Connor Parissis shares his favourite reads of 2022 and the books he’s looking forward to in 2023.
Books have always been an integral part of my life, from losing myself in fantasy books since I was eight, to reading certain books reluctantly in high school, to discovering texts new and old during university, all of which I’ve come to adore. These days, as a publicist at Penguin, I’m incredibly privileged that I get to live and breathe books, working with talented writers from Australia and around the globe. I’ll be the first to admit that my reading tastes have evolved over the years, and I’ve come to discover new genres I never thought I would enjoy. Below are just a few of the standout books I’ve read recently that I have thoroughly enjoyed and can’t recommend enough.
Staff picks: Connor's top 9 book recommendations
The Island of Missing Trees Elif Shafak
One of the most captivating novels I’ve read all year - The Island of Missing Trees is a story of love and war, with a splash of magical realism and intriguing historical insight into the Turkish invasion of Cyprus. Frankly, it’s a literary masterpiece… best accompanied by a box of tissues.
The Inseparables Simone de Beauvoir
Having read many of De Beauvoir's books, it’s clear after finishing this only recently-printed, autobiographical novel, how it shaped her future works. Written in 1954, and set in the 1920s, the novel follows nine-year-old Sylvie and Adrée in Paris as we watch their loyal friendship unfold until its abrupt end. It’s a heartbreaking novel well worth the seventy-year wait.
Making Australian History Anna Clark
At the time of writing, Anna Clark’s Making Australian History has been longlisted for the 2022 Walkley Book Award, and deservedly so. This is essential, accessible reading for all Australians, as Clark dissects how we’ve come to learn our history and how we continue to tell it, with a central focus on the lack of representation of Aboriginal and Torres Strait Islander histories.
The Swimmers Julie Otsuka
This novel may be short, but the story packs an emotional punch. Written in first-person plural (which was captivating and read like poetry), the book presents itself as a story about a community of swimmers when a crack begins to form at their local pool. However, the book is far more than that – it oozes with philosophical undertones as it explores themes of dementia, loss and sorrow, following one swimmer, Alice, as her memory fades.
Lapvona Ottessa Moshfegh
Moshfegh continues to wow readers with her outlandish plots and clever narratives. While this is unlike any of her previous novels and quite a literary experiment, Lapvona still has a ‘Moshfegh’ essence about it. The medieval setting features a grim and grotesque narrative, with delusional, wicked characters who lay bare the depravity of human nature. This novel is not for the faint-hearted.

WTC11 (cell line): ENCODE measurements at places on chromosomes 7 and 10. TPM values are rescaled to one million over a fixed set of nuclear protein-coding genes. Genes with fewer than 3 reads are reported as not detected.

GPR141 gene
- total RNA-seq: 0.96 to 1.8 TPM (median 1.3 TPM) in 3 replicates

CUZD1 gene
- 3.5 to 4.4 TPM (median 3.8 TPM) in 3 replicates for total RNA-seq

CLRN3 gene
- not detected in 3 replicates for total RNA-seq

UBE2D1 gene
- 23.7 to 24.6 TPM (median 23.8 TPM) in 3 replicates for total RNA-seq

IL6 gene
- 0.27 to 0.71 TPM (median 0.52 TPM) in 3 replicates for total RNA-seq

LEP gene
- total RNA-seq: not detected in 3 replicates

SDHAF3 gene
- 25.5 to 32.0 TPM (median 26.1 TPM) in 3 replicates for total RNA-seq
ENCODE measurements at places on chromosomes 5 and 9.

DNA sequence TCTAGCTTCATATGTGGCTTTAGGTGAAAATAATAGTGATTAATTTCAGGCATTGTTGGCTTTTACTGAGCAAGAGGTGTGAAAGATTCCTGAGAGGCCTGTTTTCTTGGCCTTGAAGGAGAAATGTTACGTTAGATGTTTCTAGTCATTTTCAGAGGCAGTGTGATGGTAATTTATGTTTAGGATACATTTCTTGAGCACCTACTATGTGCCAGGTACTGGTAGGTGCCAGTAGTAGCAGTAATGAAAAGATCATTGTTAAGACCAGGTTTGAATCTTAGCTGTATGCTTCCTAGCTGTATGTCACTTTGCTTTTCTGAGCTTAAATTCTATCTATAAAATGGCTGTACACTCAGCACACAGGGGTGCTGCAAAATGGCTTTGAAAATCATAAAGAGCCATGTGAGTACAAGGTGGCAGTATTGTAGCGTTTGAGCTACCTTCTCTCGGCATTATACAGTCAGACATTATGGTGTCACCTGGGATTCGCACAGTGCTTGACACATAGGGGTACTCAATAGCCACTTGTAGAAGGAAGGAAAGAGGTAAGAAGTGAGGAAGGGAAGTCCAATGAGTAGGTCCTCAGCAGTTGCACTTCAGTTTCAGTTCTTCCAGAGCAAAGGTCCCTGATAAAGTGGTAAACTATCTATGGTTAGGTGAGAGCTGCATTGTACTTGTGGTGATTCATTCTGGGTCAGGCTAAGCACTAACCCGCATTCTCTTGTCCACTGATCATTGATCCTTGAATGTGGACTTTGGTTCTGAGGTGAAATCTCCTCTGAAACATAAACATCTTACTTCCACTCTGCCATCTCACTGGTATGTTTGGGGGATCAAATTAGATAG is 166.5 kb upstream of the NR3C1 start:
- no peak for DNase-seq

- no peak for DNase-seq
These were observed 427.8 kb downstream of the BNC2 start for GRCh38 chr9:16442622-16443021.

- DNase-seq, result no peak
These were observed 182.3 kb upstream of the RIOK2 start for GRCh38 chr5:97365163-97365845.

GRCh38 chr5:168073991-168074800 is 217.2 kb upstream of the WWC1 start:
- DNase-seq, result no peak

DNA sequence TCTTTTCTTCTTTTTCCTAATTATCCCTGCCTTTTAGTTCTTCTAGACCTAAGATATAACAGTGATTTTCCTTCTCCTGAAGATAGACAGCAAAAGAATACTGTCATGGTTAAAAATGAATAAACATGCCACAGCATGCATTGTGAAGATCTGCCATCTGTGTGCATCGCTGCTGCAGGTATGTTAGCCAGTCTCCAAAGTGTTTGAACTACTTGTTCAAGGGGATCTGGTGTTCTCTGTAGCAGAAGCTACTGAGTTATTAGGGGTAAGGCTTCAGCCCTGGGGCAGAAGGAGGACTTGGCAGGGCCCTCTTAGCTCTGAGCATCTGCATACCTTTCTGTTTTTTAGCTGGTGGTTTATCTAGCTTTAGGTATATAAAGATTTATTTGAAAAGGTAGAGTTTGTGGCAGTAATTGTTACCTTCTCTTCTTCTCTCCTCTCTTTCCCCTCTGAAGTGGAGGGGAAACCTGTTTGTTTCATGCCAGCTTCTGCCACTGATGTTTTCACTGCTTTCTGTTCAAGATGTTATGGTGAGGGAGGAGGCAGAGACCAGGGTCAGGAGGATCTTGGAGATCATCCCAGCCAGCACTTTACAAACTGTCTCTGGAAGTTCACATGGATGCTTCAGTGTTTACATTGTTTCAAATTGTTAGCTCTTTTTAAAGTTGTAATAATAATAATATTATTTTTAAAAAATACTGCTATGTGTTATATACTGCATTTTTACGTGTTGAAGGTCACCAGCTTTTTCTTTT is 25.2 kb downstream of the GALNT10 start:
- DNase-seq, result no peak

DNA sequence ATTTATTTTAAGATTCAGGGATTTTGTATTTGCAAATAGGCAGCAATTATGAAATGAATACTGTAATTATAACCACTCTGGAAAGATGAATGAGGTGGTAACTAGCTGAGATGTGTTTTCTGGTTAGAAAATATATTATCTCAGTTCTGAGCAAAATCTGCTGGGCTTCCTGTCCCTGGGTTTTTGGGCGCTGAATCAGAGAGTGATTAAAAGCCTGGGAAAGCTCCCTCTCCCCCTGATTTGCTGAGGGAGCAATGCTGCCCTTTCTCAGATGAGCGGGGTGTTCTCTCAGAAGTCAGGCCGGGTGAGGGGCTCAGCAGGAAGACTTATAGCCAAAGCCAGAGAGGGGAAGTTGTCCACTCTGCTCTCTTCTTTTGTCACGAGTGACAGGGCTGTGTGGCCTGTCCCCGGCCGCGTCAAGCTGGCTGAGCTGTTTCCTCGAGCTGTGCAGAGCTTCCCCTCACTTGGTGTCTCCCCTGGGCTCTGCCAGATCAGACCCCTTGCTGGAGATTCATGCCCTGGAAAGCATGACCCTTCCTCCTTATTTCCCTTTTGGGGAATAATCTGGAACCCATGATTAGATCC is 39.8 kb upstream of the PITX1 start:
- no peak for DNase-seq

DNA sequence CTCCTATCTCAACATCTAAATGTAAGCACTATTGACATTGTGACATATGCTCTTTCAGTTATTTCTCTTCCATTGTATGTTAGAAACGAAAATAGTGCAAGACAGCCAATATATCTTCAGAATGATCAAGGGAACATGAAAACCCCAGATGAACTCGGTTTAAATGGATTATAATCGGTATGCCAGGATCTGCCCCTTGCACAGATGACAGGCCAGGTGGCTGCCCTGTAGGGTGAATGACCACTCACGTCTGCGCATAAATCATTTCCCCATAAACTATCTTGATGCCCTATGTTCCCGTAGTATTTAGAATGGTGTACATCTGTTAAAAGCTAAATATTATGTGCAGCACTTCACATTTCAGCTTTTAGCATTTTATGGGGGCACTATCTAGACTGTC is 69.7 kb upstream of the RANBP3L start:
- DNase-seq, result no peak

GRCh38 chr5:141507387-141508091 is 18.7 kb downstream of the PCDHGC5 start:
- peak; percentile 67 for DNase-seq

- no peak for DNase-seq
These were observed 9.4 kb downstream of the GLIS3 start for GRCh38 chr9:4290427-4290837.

Anything But Fine Tobias Madden
It’s not often I find myself returning to young adult novels, but Madden’s debut filled me with so much joy. Almost like an Australian Heartstopper, Madden’s novel is an LGBTQIA+ friends-to-lovers coming-of-age story set in Ballarat. Luca is a teenage ballet dancer who, after breaking his foot, grieves the possibility of a dance career. Lonely and isolated, Luca falls for Jordan and their romance blossoms. Featuring a diverse cast of characters, Anything But Fine is heart-warming and exactly the novel I wish I had when I was a teenager!
A Man and His Pride Luke Rutledge
It’s hard to come by authentic Australian LGBTQIA+ reads for adult audiences, yet in this debut novel, Brisbane-based author Luke Rutledge delivers a deeply moving story about finding your pride and addressing internalised homophobia. Set against the backdrop of the marriage equality postal survey in 2017, it’s refreshing to read a story that feels authentically Brisbane and authentically queer. A Man and His Pride comes out on 31 January 2023.
The Matchmaker Saman Shad
In a romantic comedy where Parramatta meets Pakistan, Saman Shad gives readers insight into Pakistani matchmaking customs in a way that is refreshing in its diversity. Saima is a professional matchmaker whose own love life is in shambles. Kal’s parents beg Saima to set him up with someone without him knowing, only for Saima to realise she is his best match. In a debut with Sydney as its backdrop, and desi romantic comedy being a first for Australian publishing, I’m incredibly excited to see this debut enter the world in February. The Matchmaker will be released on 31 January 2023.
Go as a River Shelley Read
I’ve been incredibly fortunate to be one of the first to dive into Shelley Reid’s beautifully written, mesmerising and unforgettable debut, coming out in March 2023. Set between the years of 1940 and 1970 in the tiny town of Iola, Colorado, we follow Victoria Nash who crosses paths with the mysterious Wil Moon. What follows is a tale of love and loss interwoven with an absolutely captivating writing style. You’ll be able to get your hands on this one on 7 March 2023.
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